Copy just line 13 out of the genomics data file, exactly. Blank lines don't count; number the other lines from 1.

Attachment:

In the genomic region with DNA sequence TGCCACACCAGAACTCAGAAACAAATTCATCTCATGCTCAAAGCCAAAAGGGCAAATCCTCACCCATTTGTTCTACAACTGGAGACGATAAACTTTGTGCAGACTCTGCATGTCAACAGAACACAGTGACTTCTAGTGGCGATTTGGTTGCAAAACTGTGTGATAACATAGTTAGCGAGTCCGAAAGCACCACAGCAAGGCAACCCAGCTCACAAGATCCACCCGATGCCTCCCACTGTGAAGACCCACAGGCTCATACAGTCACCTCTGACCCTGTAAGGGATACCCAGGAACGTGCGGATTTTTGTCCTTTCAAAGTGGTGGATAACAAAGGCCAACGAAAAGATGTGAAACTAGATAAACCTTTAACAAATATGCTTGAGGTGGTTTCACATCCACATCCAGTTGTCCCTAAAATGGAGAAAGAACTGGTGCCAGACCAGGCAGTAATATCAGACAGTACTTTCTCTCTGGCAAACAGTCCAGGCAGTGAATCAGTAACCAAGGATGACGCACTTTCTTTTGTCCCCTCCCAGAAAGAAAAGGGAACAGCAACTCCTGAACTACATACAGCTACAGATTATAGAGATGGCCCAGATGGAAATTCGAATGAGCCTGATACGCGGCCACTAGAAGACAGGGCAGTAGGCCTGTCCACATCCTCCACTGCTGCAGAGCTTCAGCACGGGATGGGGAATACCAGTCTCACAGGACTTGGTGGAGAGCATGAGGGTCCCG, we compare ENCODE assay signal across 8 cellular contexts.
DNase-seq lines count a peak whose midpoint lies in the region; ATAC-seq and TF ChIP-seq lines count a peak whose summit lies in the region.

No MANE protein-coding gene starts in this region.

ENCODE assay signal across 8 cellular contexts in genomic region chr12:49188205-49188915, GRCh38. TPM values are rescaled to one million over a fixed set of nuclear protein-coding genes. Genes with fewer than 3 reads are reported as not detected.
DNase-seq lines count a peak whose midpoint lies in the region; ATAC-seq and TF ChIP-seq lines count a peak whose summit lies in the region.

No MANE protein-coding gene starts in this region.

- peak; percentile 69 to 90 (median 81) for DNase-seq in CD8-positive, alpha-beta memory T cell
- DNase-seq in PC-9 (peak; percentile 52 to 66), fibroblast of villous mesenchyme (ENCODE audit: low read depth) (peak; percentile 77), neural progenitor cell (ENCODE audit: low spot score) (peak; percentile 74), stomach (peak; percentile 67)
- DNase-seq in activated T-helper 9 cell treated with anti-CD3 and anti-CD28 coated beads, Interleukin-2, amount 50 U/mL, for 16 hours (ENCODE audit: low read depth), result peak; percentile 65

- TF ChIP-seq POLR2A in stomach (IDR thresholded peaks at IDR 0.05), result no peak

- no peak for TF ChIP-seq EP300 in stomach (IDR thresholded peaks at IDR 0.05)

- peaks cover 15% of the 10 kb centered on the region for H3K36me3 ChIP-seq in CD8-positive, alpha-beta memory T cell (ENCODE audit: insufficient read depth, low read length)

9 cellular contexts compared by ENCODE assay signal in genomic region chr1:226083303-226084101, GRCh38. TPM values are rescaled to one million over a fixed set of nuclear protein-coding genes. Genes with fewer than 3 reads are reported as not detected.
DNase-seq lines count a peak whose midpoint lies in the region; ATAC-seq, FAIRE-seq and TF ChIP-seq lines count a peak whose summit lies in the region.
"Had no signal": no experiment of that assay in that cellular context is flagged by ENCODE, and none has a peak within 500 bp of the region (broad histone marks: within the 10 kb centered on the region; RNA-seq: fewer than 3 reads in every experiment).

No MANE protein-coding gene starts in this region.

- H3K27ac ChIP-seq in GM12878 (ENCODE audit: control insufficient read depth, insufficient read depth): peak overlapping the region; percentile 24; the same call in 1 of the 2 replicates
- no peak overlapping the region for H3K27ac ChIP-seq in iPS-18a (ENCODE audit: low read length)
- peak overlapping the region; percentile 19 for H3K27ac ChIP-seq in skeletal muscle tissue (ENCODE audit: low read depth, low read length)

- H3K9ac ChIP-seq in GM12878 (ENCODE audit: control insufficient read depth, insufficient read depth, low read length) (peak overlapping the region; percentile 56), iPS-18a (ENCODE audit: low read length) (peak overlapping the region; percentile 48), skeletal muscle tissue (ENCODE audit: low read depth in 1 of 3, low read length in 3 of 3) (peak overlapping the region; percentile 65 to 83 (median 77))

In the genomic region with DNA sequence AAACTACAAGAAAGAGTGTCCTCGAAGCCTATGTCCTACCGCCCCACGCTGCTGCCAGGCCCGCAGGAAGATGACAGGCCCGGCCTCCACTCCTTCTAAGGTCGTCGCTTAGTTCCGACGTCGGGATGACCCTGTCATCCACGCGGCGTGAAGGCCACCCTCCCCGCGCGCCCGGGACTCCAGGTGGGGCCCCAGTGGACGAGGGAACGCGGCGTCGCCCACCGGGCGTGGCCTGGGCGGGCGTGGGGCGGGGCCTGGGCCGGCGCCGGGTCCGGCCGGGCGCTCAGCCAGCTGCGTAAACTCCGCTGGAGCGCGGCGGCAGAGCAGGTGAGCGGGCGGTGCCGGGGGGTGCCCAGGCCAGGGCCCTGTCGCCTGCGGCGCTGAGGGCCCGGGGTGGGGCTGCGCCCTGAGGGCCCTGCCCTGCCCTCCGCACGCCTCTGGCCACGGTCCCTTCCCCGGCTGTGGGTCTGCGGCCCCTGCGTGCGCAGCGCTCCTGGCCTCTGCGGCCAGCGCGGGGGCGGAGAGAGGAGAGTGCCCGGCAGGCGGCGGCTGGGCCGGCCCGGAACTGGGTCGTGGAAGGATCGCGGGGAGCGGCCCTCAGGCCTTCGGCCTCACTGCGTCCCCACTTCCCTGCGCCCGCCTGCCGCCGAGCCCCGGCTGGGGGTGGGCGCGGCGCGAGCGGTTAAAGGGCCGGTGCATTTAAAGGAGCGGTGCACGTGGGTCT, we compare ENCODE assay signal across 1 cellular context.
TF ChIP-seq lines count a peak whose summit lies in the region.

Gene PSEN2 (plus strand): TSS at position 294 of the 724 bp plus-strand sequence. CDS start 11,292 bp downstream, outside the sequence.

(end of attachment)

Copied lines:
9 cellular contexts compared by ENCODE assay signal in genomic region chr1:226083303-226084101, GRCh38. TPM values are rescaled to one million over a fixed set of nuclear protein-coding genes. Genes with fewer than 3 reads are reported as not detected.